What is Sudafed&Reg;?

Tricia Christensen
Tricia Christensen

Sudafed® is a brand-name drug that can actually refer to several different drugs. In the past, when people bought this drug in pill-form, they received a decongestant called pseudoephedrine. This was widely available over the counter, and for many people without conditions like cardiovascular illness, it proved very useful in clearing up nasal congestion symptoms.

Although Sudafed® does't require a prescription, it's often only available from a pharmacist.
Although Sudafed® does't require a prescription, it's often only available from a pharmacist.

Concern about pseudoephedrine in Sudafed®, generic equivalents and other products arose. Pseudoephedrine could be used to make certain illegal forms of methamphetamine, and people had quick access to high volumes of it. In the 2000s, the decision was made to change the formulation of Sudafed® and it was principally replaced with a medication called phenylephrine. Now, if people go to their drug store to purchase over the counter Sudafed®, they’re likely to get a nasal decongestant that contains phenylephrine, and this decongestant can be found in other things that once continued pseudoephedrine, such as many combination cold and flu drugs or antihistamine and decongestant medicines, and in some nasal sprays.

Sudafed® is a cold remedy that today contains phenylephrine.
Sudafed® is a cold remedy that today contains phenylephrine.

There are some people who don’t feel there is much difference in function between pseudoephedrine and phenylephrine. Others are very divided and believe pseudoephedrine was far more effective. Though not available in an “over the counter” sense, most people still don’t need a prescription for pseudoephedrine. They can get it by approaching a pharmacist and asking for it. This allows the pharmacy to track sales of the medication, limit them to certain amounts and make sure requests for the drug are for personal and not illegal use.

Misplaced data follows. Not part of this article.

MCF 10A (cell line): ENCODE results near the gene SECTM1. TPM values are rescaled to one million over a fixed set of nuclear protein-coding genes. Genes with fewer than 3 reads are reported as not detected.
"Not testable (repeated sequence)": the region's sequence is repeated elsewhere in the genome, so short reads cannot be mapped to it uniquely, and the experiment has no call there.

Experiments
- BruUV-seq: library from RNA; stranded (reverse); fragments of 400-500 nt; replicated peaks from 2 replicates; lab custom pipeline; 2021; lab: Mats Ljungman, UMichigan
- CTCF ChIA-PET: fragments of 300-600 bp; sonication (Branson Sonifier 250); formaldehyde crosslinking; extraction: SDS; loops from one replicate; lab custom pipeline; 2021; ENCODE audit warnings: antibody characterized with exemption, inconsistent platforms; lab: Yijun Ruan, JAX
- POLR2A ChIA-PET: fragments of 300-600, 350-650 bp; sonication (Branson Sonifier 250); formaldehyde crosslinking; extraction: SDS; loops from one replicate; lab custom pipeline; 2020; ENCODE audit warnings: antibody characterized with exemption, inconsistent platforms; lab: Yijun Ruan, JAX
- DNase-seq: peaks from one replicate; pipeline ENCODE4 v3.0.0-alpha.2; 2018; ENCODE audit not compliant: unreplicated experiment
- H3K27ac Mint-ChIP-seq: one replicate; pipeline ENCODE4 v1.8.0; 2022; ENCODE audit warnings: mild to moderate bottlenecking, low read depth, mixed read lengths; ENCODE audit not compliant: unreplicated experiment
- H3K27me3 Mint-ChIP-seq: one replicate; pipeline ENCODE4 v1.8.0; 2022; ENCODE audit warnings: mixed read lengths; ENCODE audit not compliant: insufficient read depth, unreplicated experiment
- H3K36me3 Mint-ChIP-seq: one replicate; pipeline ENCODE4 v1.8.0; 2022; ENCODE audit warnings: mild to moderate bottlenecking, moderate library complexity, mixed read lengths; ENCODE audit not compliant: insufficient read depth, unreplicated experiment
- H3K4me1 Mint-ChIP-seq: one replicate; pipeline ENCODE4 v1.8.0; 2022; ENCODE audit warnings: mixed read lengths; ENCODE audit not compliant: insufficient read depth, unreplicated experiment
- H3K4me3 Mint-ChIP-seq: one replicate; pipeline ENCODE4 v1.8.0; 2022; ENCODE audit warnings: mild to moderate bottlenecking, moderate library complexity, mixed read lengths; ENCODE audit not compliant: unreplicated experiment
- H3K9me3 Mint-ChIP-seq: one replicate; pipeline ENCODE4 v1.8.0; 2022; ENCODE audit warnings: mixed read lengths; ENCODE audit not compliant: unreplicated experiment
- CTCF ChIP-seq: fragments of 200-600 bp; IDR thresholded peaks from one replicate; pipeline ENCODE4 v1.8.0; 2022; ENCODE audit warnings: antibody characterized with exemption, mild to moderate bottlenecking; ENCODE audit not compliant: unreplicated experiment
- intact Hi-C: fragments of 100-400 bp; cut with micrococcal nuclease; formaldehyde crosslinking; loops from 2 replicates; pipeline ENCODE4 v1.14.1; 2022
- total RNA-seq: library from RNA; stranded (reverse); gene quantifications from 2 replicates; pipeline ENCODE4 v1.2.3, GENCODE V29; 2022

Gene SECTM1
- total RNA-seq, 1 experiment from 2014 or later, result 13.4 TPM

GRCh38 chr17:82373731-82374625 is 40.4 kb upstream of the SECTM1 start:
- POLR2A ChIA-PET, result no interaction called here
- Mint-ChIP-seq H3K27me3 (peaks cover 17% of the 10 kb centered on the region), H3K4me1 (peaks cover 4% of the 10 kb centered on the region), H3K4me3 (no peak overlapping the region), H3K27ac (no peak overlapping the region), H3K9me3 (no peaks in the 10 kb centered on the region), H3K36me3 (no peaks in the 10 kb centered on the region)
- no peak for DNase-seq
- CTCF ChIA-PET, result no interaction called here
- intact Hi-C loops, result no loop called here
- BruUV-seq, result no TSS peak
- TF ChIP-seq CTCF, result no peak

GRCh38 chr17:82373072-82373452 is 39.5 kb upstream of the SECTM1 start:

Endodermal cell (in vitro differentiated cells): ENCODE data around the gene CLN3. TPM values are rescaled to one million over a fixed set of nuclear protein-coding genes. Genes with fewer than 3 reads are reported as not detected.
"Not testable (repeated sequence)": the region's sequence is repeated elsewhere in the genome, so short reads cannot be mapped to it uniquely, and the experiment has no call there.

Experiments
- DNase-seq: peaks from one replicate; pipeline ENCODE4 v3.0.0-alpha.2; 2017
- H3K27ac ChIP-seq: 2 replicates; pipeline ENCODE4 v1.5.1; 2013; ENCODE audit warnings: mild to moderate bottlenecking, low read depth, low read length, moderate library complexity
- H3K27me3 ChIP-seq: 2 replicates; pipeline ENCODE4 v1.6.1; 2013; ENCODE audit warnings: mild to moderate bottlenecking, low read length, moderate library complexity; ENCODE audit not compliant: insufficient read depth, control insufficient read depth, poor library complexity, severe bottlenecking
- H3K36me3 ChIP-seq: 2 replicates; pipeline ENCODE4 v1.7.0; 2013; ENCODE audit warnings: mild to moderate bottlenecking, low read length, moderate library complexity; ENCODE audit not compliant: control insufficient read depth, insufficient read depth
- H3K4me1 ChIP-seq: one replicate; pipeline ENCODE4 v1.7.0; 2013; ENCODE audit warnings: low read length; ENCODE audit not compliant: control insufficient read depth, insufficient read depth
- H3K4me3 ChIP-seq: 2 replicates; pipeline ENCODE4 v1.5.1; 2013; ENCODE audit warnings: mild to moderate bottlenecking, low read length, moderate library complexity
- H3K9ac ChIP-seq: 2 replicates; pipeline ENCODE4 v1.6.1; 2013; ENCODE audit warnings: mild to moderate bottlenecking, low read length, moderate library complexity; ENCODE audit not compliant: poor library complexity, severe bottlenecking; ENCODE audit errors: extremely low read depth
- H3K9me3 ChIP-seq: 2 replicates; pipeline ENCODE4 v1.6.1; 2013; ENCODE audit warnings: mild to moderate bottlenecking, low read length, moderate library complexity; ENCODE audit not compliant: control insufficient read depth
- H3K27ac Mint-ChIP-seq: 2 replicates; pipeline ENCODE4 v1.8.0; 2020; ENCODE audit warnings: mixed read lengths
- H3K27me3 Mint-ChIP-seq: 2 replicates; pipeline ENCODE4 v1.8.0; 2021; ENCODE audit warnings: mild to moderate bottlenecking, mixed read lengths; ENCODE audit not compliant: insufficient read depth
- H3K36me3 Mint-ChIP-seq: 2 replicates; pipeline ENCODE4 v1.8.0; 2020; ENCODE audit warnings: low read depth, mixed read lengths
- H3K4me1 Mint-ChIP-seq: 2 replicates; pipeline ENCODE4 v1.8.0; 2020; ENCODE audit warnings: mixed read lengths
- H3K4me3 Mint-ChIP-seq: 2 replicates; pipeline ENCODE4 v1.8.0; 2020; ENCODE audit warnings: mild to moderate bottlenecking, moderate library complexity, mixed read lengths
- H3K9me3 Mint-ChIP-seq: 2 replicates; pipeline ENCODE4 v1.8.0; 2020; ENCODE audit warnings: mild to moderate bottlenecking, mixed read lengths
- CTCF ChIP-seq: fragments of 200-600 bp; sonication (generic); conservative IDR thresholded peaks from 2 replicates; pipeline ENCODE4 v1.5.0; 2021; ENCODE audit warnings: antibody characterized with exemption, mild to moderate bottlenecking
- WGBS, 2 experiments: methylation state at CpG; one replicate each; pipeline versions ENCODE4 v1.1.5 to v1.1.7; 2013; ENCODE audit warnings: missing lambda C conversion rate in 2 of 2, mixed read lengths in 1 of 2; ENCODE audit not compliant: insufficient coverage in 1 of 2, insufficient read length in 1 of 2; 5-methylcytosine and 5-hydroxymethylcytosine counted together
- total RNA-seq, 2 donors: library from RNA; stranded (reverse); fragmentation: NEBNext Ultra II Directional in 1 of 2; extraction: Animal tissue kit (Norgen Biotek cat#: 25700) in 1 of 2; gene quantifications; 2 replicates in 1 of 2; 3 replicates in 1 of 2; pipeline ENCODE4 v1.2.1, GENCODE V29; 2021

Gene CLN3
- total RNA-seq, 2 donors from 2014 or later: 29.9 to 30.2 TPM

Sudafed® can cause insomnia.
Sudafed® can cause insomnia.

Both of these medications in the present and former Sudafed® do have noted sided effects. Pseudoephedrine can cause dry mouth and eyes, rapid heartbeat, increased nervousness, insomnia and hyperactive behavior. More serious side effects like heart arrhythmia have been reported on rare occasion, and the drug is usually not recommended for people with thyroid disorders, heart conditions, anxiety disorder, enlarged prostate, glaucoma, or for those being treated with antidepressants or mood stabilizers.

Phenylephrine effects are important to note because they can cause high blood pressure and the decongestant is usually contraindicated if people presently have hypertension or take hypertension medications. Both pseudoephedrine and phenylephrine have many of the same contraindications. An important addition is that the latter has been linked to causing seizures in people with epilepsy. Milder side effects may include dry mouth, sleeplessness, dizziness, excitability, headache, and upset stomach.

It’s easy to forget that an over the counter medicine is still a medicine. It can interact with other medications taken or other conditions a person has. When in doubt or if a person has prominent medical conditions, he should talk with a doctor or pharmacist about the appropriateness of taking either form of Sudafed®.

Some feel that pseudoephredrine is more effective than its replacement, phenylephrine.
Some feel that pseudoephredrine is more effective than its replacement, phenylephrine.
Tricia Christensen
Tricia Christensen

Tricia has a Literature degree from Sonoma State University and has been a frequent wiseGEEK contributor for many years. She is especially passionate about reading and writing, although her other interests include medicine, art, film, history, politics, ethics, and religion. Tricia lives in Northern California and is currently working on her first novel.

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